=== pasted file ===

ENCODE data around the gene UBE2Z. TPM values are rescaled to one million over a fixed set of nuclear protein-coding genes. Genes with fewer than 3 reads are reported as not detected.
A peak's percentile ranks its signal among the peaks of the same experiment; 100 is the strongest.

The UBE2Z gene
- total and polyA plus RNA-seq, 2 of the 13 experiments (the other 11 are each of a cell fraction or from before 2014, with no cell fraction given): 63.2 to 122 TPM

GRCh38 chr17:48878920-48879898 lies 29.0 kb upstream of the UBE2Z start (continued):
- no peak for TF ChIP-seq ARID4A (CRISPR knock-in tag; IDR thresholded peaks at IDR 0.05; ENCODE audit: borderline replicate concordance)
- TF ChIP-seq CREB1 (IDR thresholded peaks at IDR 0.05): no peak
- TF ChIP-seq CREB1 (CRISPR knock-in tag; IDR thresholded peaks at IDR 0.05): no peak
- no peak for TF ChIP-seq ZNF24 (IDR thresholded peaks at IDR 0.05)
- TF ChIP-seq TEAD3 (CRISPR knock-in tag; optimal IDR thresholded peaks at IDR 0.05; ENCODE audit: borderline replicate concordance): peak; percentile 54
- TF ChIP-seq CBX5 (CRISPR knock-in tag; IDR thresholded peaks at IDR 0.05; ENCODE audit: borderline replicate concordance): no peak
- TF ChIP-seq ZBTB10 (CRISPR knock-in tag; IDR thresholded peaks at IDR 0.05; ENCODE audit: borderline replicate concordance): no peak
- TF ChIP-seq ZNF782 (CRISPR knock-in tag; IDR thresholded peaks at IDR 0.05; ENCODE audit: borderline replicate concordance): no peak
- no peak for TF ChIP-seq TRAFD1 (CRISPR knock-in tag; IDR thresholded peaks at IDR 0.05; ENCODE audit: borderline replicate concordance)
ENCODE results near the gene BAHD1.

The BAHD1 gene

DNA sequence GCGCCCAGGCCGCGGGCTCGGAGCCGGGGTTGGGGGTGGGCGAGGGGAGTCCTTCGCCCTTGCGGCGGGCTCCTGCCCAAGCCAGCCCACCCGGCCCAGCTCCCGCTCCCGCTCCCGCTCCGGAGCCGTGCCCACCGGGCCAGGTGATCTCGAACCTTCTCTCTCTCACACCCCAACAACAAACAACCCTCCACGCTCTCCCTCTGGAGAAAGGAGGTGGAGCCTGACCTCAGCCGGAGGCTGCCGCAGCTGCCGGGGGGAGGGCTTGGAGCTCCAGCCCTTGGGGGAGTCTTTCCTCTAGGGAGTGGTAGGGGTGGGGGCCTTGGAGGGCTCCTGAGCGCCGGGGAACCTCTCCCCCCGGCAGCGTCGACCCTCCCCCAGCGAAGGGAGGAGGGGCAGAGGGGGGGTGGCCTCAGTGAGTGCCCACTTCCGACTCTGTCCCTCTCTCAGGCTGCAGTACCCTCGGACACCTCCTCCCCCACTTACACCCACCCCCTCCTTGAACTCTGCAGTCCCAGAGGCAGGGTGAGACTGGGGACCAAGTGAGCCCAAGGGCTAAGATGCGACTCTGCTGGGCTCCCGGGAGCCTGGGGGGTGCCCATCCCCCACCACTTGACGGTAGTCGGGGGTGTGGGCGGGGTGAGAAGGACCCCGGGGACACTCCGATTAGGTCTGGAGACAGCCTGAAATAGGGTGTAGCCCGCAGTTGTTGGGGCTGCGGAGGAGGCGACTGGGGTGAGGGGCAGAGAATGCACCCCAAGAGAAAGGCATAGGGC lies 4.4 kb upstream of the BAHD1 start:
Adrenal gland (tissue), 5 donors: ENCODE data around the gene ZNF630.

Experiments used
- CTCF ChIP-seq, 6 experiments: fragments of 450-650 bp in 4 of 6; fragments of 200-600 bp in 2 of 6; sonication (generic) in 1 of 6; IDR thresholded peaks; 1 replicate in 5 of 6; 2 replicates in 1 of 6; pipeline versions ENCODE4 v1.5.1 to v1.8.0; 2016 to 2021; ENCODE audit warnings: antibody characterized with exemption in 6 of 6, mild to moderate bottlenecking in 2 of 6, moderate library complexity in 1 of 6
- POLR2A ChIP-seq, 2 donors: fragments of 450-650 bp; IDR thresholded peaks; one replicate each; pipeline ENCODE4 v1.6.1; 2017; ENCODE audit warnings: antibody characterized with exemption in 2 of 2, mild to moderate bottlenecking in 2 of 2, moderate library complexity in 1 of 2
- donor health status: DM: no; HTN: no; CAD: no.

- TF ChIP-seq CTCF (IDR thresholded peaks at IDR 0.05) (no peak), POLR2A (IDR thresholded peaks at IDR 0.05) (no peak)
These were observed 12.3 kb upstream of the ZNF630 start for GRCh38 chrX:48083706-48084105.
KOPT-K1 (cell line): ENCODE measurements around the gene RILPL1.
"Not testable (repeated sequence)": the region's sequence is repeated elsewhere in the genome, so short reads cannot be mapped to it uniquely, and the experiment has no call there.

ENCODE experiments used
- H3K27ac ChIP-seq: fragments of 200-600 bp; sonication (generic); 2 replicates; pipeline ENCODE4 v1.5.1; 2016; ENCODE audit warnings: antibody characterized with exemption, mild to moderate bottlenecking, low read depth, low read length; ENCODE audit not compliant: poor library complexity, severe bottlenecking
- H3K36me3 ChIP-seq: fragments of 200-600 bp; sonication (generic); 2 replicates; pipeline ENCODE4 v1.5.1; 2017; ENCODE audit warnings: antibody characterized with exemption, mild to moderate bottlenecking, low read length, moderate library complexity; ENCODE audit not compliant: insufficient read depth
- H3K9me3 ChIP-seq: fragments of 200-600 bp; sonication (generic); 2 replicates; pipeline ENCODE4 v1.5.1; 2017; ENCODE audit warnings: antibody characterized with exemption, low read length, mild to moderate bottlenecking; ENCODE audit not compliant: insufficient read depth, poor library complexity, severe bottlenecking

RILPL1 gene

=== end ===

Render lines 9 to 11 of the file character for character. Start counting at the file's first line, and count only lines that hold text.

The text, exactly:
- no peak for TF ChIP-seq ZNF24 (IDR thresholded peaks at IDR 0.05)
- TF ChIP-seq TEAD3 (CRISPR knock-in tag; optimal IDR thresholded peaks at IDR 0.05; ENCODE audit: borderline replicate concordance): peak; percentile 54
- TF ChIP-seq CBX5 (CRISPR knock-in tag; IDR thresholded peaks at IDR 0.05; ENCODE audit: borderline replicate concordance): no peak